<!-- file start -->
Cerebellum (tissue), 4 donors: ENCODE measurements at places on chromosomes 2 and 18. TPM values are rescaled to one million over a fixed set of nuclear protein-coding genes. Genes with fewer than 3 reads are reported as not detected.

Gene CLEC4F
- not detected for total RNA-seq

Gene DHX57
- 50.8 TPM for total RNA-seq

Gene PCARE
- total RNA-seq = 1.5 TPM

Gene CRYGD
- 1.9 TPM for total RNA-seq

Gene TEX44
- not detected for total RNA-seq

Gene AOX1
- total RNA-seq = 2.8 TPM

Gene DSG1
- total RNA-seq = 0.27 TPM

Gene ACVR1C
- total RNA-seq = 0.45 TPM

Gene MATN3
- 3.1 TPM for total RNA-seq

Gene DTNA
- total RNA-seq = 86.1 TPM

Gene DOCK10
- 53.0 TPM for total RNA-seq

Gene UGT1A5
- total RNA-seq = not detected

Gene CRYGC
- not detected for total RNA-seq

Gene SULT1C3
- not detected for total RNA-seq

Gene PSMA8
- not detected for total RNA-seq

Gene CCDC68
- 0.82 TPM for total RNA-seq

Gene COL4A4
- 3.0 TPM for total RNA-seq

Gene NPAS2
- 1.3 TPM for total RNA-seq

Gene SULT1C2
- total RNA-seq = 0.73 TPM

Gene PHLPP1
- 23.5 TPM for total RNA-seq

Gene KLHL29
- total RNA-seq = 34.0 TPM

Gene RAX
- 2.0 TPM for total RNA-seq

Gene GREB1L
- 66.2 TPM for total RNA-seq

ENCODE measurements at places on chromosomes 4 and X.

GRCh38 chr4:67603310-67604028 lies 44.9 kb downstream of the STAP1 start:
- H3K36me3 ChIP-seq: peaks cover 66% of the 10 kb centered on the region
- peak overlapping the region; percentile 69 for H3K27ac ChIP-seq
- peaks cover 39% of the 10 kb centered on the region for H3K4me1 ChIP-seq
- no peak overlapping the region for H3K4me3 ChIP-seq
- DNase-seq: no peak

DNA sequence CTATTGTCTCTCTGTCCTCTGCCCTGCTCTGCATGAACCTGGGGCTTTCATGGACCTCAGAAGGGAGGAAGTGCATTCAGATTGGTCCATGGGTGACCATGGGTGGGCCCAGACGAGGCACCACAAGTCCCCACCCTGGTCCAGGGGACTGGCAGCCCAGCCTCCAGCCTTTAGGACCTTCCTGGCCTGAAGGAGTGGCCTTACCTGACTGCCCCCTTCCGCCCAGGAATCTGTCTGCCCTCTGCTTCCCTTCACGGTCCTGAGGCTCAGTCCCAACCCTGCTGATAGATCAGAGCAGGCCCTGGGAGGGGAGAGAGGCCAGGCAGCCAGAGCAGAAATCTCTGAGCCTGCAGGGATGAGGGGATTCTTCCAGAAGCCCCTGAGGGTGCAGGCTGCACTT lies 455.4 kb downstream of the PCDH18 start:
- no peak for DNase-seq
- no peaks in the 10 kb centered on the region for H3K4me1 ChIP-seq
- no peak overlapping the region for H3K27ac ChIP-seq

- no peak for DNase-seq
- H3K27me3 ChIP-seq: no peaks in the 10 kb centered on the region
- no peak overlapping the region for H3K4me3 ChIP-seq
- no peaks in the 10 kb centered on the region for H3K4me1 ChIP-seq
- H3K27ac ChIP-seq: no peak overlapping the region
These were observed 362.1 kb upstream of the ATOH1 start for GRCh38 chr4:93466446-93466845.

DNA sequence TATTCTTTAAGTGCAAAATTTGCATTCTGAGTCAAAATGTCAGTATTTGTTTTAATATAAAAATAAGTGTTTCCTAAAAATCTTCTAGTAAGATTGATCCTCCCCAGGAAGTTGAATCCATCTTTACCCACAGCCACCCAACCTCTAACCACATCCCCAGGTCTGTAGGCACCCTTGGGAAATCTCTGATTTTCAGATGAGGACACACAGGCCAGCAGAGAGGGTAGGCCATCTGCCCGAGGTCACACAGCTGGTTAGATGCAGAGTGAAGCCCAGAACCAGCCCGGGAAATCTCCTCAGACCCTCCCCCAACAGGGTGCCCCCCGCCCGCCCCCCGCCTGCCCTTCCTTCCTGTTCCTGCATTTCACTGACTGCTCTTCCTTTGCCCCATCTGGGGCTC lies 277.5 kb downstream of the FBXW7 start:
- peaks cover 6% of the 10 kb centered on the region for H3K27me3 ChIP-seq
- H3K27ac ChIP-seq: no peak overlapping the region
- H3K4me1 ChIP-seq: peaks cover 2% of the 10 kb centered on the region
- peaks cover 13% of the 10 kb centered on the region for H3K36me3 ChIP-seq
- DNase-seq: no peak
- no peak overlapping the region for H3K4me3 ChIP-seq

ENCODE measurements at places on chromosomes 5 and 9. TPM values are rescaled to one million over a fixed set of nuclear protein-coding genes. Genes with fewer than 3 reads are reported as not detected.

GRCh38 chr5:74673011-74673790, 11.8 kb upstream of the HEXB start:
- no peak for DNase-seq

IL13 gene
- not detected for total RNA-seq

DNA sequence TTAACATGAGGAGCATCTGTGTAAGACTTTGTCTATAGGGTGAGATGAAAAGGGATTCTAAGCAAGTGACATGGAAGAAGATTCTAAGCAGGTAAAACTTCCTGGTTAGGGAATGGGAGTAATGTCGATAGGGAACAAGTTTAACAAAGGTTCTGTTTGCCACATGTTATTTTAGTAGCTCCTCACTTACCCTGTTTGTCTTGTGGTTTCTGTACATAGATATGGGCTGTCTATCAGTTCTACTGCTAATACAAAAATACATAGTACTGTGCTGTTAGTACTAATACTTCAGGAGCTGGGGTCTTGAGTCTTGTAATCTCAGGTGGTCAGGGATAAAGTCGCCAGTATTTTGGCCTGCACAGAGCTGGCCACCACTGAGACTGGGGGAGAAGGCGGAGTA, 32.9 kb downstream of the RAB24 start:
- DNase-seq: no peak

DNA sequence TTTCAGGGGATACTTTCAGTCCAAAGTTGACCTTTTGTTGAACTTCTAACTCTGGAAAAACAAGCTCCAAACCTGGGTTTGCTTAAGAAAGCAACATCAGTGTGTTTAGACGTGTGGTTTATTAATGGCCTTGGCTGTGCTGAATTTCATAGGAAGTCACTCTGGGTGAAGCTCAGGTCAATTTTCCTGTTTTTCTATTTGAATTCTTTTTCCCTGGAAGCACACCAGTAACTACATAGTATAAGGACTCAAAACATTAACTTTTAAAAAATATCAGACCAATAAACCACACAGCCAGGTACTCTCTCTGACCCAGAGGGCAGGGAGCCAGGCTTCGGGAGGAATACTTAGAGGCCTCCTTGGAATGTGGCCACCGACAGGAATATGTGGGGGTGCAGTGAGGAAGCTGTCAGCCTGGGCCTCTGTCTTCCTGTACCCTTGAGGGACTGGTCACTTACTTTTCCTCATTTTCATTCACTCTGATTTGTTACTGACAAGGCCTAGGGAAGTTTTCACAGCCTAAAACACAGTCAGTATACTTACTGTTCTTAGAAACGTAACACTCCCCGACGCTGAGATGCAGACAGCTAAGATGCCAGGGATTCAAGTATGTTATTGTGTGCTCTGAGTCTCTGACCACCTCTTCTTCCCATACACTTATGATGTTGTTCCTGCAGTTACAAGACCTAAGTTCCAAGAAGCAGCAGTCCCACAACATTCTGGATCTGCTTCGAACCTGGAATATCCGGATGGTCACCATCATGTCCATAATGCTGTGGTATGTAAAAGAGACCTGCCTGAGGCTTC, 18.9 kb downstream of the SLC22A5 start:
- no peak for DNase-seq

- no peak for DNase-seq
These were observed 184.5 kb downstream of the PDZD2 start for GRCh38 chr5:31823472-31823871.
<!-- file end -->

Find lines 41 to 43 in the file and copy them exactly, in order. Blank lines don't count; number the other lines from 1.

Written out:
- 23.5 TPM for total RNA-seq

Gene KLHL29
- total RNA-seq = 34.0 TPM